Tincknell, Elizabeth (b.1904) & Minnie Vowles (b.1905)

Sisters Elizabeth Tincknell and Minnie Vowles grew up in Mudgley, near Wedmore, in the years leading up to World War I.  Their family lived in a small cottage and the eight children slept three to a bed.  Meat was scarce but fruit and vegetables grown by their father were abundant.  The family ate potatoes, beans, parsnips, carrots, gooseberries, blackcurrants, plums, apples and medlars [an acidic apple like fruit].  Their father had no regular employer so earned money by cutting turf, making spars, mole catching and doing any odd jobs in the area.


They left school during the war, aged twelve, to go and work on local farms.  Elizabeth did mostly outside work, being very quick at hand-milking cows, whilst Minnie cleaned, scrubbed and looked after children.

Sound File

MV: She used to make a lot of clothes for us, all our underclothes and dresses, and she had a machine and stitch away, you know.


ET: She even made the boys suits once for to go to Sunday School.


MV: Yeah, and I mind her making pretty dresses; a Scotch plaid for me and Annie and trimmed it with green velvet, all the collar and sleeves and the belt and ...oh, she was very good.


ET: I had a green dress then and a navy blue velvet put in the yokes and trimmed with it.


AH: Was this your everyday dress?


ET: Our Sunday School’s.


MV: This was to wear at Sunday School, to wear Sundays, Sunday School.  Then everyday, well used to have plainer clothes to wear; used to wear pinafores with a little bit of embroidery over the shoulders, you know, and down the front and course she had to buy them, but our underclothes, well she used to buy calico mostly, wasn’t it?  It was calico, wasn’t it?


ET: Yeah used to wear chemises then, them times.


MV: And then course used to buy ...and you could buy a bit of lace, you know, cheap lace and put round the bottom, and round the bottom the knickers and, yeah...


AH: Did, did you wear vests?


ET & MV: Yes.


AH: Did she make those?


MV: Yes, yes, I did wear a vest.  Oh she had, her old machine was going some nights until twelve o’clock.


ET: And when we did come home from school, we had to get in the wash tub and make our any size, help mother wash up all the washing, and then she did take us in and she got a huge great boiler and she did put over the fire, put her clothes in the boiler with water and boil it.  Didn’t have crock, you know, no furnace or anything like that put over the fire with a deep crock.


AH: What kind of a crock did she put over the fire then?


ET: An old-fashioned iron, iron boiler with a cover, with a handle over the top and a cover on it and she did boil her clothes like that.


MV: That was a lot of washing, wasn’t it?


ET: Well, for six girls.


MV: Yes, lots of it, clean every week.  Then we used to have our bath in a tub by the fire.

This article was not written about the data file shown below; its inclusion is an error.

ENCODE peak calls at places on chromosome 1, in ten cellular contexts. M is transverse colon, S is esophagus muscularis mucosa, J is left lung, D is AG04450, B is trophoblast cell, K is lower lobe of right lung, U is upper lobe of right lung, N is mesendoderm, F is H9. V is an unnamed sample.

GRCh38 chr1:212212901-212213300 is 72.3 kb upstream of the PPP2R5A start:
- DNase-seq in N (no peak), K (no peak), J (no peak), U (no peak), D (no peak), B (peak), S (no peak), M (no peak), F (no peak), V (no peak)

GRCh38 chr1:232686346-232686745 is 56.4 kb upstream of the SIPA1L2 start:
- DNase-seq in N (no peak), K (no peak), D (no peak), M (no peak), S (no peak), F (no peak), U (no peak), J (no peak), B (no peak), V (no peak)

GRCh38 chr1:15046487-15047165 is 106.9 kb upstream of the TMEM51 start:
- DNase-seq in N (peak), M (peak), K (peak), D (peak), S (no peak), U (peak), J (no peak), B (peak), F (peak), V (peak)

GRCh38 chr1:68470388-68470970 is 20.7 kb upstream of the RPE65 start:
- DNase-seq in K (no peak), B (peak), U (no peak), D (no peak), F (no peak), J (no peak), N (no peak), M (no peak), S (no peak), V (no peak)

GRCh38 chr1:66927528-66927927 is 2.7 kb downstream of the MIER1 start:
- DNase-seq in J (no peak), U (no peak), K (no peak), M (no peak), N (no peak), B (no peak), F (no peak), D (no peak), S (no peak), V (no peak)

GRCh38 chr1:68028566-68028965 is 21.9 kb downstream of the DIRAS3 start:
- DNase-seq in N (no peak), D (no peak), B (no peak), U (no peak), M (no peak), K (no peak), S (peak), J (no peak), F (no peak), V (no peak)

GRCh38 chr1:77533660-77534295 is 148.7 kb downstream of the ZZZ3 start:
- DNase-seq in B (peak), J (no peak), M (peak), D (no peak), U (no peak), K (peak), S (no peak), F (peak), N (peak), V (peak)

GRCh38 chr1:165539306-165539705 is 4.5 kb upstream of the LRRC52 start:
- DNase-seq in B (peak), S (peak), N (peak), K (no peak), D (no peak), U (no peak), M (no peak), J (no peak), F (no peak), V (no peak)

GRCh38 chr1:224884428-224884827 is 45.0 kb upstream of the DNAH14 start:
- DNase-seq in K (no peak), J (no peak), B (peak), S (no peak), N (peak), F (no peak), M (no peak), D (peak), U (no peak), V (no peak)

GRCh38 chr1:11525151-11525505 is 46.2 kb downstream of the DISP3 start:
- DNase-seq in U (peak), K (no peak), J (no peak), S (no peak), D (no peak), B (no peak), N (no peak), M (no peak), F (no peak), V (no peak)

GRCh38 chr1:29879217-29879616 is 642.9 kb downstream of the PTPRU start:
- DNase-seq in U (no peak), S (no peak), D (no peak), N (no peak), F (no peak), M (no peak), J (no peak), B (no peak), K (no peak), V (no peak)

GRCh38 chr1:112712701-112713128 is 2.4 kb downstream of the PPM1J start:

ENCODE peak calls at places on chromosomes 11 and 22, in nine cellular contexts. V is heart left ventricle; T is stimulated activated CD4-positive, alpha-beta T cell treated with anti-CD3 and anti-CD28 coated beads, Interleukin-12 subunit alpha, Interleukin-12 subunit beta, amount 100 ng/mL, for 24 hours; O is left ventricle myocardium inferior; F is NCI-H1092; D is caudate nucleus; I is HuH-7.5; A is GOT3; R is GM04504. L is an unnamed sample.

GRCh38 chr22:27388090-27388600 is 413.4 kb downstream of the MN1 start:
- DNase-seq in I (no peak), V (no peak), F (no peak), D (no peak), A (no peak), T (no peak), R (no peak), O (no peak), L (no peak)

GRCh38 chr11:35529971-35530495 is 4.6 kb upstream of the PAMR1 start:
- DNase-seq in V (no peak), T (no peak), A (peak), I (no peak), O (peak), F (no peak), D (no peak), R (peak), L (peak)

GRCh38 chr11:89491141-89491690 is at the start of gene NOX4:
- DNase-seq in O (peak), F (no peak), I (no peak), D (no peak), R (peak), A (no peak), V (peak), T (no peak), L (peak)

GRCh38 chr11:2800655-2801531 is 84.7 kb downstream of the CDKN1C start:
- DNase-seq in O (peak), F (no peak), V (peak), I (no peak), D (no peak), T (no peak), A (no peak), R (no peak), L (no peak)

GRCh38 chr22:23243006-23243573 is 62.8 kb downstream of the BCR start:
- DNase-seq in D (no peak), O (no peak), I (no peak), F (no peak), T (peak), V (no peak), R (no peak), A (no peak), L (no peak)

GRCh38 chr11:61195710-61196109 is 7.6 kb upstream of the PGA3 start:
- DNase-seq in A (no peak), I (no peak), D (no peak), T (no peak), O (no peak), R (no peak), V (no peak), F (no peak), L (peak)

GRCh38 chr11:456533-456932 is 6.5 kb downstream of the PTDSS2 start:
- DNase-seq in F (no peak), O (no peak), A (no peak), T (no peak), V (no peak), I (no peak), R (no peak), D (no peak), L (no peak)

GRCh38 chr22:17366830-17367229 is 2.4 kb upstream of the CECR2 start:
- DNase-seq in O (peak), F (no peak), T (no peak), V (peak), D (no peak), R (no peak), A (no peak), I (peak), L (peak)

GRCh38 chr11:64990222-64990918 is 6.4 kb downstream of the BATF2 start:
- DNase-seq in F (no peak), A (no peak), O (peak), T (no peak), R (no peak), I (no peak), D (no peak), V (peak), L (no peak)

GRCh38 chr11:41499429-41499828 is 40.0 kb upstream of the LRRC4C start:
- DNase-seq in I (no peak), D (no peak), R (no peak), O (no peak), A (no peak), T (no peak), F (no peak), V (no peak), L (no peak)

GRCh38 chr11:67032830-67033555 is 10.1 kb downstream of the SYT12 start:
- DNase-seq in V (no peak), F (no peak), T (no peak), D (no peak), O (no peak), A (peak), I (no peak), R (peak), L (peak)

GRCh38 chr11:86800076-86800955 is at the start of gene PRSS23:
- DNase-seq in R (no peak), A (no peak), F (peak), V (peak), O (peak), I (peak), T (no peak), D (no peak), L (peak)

ET: Mother did wash and Dad did wipe!


MV: And dry all our hair.  We had long hair, all of us girls, a lot of long hair.


ET: We never had it cut until late years.


AH: How often did you have a bath then in your time?


MV: Every week.


ET: Saturday nights.


MV: It was always Saturdays like for have it clean for Sunday.


AH: So Sunday you put on your best clothes?


MV: Yes.


AH: Did you wear them all day?


ET: Yes because we had to go to Sunday School in, just after lunch and then chapel at night with Dad and mother.  So we had ...but mind there was a finger held up if we got any dirt or any spots or anything on them, and it was only for Dad’s finger to come up, that did all the reprimanding there was to be done!


AH: He was strict with you, was he?


ET: Well, kind.


MV: He was kind but he had to be firm, didn’t he, because it was so many of us, and he used to wear a buckle, a belt with a buckle here.


ET: A brass buckle.


MV: Yeah, and if the finger didn’t do, it was only for him to go like that but he didn’t take it off or use it but, you know, you, you knew what that meant really.


AH: He just touched the buckle then?


MV: Yes.


ET: If you don’t behave you’ll have the strap, but I never had it.


AH: How big was your cottage?  I mean how did you manage to sleep?


ET: Oh, we only had two bedrooms but two beds in one room and two beds in another room.


MV: And of course when the boys were any age they ...Simon went over the, with Uncle Henry, didn’t he?


ET: Across the way, yeah.


MV: Just across the little, you know, just across the field and Tom, he went somewhere else.


ET: Down in Mr Hembrey’s.


MV: Oh yes, but they were out, you know, well they were out, sleeping out, when we got any age.


AH: So who slept in the same room as your parents then?


ET: The younger two.


MV: Only the baby in a cot, which was the baby.


AH: So there were several of you in a bed together?


ET: Three.


MV: Three, yes.


ET: Three in one bed, two in another very often.


AH: And what kind of, um, hearth did your mother have?


ET: Hearth?  Well...


MV: Kind of on the...


ET: What, the hearth?


MV: ...and she used to make lovely cakes; she had an oven.  What was it, about...


ET: Only a square.


MV: ...square, wasn’t it, and she used to have a round ring on...


ET: On three legs.

Copyright Information
Copyright. This recording was made by Mary Gryspeerdt in 1990. For access to full interview please contact the Somerset Heritage Centre.